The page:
BBC Online ordered to be more 'distinctive' as cuts kick in
Meta navel-gazing: There will be a review of the review
The BBC has agreed to make its web presence more “distinctive”, following the Corporation’s director-general Mark Thompson’s decision in July to scale back its online operation and cut the budget by a quarter.
That’s the conclusion of the Beeb’s ‘Strategy Review’, which the BBC Trust published a final report on today.
It said the BBC would now commit to increasing “the distinctiveness of other services that operate in markets where there is a broad range of commercial provision, particularly BBC Online, Radio 1 and Radio 2.”
The report reaffirmed that 6Music – which had been targeted for closure – would live on. It also said that BBC Four needed higher awareness among its potential audience base, but made no mention whatsoever of BBC Three, which possibly hints that that TV channel could yet be axed.
Meanwhile BBC Online, which is undergoing a massive budget and web pages cull, is required to pursue a new strategy “where BBC activity in individual online markets is clearly defined and justified in terms of its distinctiveness and its focus on the BBC’s public purposes,” said Auntie’s governing body.
The Beeb’s online management team is in effect required to sprinkle uniqueness on its content, rather than simply pursue a strategy that puts “potential popularity” at the top of the agenda.
“For BBC Online, we expect to see an increase in quality scores, and improvement or closure of the sites that are not meeting audience expectations for quality,” said the trust.
Additionally, the Beeb will discuss its online strategy with industry players to address or presumably nod disapprovingly at the “greatest sensitivities” that exist in the web market.
At the same time, the BBC will continue to develop mobile apps that provide BBC Online content and are available to different mobile operating systems “on a fair, reasonable and non-discriminatory basis”.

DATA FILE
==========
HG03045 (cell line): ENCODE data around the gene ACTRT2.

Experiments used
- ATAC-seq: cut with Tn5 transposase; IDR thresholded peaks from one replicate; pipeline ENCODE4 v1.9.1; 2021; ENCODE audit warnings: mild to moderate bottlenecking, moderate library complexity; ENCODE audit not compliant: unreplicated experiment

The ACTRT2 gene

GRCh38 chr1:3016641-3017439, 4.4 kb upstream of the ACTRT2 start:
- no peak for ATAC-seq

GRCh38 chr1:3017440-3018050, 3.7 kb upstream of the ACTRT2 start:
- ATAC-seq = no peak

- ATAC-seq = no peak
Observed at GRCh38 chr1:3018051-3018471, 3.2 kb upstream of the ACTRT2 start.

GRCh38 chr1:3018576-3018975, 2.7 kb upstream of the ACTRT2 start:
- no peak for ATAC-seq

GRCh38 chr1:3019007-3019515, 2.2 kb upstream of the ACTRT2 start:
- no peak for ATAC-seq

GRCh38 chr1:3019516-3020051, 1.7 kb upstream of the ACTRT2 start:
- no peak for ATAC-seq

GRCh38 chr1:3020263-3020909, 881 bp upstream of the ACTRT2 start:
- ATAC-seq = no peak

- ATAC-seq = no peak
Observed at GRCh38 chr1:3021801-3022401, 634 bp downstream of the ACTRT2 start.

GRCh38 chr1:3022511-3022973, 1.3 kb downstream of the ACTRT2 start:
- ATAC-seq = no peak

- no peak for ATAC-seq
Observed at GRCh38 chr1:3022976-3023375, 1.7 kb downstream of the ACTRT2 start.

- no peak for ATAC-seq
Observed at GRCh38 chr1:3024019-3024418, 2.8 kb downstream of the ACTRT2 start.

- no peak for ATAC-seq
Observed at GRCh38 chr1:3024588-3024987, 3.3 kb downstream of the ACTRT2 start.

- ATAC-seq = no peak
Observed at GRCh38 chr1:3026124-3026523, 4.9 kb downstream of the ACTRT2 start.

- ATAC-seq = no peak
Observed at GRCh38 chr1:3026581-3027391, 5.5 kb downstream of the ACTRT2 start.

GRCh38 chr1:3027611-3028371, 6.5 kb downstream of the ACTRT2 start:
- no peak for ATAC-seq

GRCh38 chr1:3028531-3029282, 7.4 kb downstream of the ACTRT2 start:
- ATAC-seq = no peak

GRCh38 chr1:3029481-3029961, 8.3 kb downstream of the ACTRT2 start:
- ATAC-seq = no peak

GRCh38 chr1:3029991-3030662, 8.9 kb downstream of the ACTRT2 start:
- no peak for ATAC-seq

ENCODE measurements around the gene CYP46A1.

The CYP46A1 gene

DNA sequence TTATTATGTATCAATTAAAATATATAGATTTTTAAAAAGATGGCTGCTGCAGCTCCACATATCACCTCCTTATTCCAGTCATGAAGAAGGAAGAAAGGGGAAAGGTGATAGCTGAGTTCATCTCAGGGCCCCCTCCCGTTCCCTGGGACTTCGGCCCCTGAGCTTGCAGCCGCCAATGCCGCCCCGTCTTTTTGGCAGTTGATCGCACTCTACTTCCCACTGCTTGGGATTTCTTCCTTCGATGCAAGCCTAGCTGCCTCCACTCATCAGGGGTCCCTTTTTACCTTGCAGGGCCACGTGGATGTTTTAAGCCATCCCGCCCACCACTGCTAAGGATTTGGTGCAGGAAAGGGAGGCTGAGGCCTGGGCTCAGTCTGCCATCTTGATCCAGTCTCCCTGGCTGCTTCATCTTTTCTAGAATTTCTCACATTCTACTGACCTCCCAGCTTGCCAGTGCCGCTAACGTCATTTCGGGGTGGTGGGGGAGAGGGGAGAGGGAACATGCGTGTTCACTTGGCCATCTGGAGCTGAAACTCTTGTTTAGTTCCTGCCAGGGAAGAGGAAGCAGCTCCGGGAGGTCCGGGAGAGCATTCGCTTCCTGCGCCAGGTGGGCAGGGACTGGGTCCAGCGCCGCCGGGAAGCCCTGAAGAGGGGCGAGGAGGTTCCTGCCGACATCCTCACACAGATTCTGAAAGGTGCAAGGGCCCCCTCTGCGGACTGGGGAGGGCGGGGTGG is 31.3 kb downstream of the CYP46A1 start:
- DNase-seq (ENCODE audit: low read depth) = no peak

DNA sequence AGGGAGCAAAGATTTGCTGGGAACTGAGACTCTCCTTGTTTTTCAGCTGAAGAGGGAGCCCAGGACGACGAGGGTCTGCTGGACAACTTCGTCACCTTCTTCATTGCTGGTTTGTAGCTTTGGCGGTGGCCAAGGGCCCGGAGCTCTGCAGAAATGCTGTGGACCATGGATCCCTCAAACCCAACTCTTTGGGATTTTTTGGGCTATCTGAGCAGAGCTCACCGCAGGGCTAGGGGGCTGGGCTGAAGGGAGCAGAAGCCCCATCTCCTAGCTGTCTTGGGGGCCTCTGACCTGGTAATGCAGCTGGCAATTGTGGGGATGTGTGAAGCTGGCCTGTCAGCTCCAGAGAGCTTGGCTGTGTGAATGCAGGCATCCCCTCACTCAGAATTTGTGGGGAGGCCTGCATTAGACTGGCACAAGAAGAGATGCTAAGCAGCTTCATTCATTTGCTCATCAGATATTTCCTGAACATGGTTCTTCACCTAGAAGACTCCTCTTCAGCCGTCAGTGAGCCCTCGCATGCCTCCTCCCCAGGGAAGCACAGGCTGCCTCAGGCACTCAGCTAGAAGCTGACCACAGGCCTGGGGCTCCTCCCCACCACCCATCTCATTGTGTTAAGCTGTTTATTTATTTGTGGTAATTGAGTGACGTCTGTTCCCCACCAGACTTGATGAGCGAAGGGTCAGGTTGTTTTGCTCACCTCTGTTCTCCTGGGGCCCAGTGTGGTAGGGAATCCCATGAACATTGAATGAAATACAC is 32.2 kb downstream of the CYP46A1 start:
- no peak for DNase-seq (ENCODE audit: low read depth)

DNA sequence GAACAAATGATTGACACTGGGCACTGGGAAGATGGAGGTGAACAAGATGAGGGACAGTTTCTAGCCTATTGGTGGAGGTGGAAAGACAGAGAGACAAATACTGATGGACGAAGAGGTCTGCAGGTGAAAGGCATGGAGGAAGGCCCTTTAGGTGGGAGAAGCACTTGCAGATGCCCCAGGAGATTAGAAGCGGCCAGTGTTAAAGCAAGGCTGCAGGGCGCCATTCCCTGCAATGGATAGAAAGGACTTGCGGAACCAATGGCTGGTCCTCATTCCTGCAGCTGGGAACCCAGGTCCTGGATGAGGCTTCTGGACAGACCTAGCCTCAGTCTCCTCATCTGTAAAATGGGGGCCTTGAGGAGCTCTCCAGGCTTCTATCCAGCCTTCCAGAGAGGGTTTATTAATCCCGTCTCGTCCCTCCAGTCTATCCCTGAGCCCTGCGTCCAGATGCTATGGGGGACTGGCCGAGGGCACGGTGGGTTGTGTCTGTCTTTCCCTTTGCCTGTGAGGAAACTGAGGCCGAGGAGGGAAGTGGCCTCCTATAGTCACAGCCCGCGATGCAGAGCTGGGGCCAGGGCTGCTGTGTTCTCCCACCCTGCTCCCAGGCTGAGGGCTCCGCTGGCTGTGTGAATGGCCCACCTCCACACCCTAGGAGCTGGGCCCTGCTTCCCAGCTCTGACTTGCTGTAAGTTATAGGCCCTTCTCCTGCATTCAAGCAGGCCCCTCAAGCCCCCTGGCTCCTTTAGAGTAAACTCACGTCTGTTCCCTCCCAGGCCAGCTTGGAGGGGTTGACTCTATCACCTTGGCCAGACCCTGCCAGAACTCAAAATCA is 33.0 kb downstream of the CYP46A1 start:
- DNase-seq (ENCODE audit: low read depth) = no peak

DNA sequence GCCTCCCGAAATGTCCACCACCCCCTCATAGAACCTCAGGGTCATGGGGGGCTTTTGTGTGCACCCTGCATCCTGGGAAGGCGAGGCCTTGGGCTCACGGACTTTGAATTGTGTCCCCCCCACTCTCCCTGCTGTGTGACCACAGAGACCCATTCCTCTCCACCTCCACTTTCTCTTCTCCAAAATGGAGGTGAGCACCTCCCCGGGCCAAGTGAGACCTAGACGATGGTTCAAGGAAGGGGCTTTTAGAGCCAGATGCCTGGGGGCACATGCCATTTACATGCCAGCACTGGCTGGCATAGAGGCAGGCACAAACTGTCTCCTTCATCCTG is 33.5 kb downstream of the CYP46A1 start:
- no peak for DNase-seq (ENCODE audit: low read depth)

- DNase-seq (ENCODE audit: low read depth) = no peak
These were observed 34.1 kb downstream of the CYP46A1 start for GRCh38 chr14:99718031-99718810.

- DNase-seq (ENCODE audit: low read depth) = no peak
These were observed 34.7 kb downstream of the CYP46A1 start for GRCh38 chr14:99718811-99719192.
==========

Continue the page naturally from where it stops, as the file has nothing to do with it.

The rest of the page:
Elsewhere DAB – the digital radio tech that refuses to die at least in the eyes of the BBC’s executives – will have its national coverage enhanced.
“[The BBC will] continue working with government and industry to assess the level of investment needed to extend coverage of the local tier of DAB in time for any switchover, recognising that this is not currently funded within the new licence fee settlement,” it said.
Continuing the retread of the commitments made by the Beeb, which recently was granted a six-year TV licence settlement that meant the fee was frozen at the same level until 2017, it will support the promotion of the broadband roll-out set out by the ConDem government.
But, given that the trust’s chairman Sir Michael Lyons is leaving in April next year, today’s report was light on detail. Instead the BBC executive team, which has been subjected to several strikes from disgruntled staff in recent months, will be required to do yet more navel-gazing.
“The BBC’s new licence fee settlement changes the picture somewhat,” noted the trust, in summing up.
“It is not realistic to expect that a 16 per cent budget reduction can be made in the space of four years without some changes to the range of services and activities being required.”
Which means Thompson, his underlings and the BBC’s governing body will need to work out a “realistic target” for the period from 2013/14 to 2016/17 to discuss how any outstanding funding gap can be filled.
In other words, there will be another strategy review. ®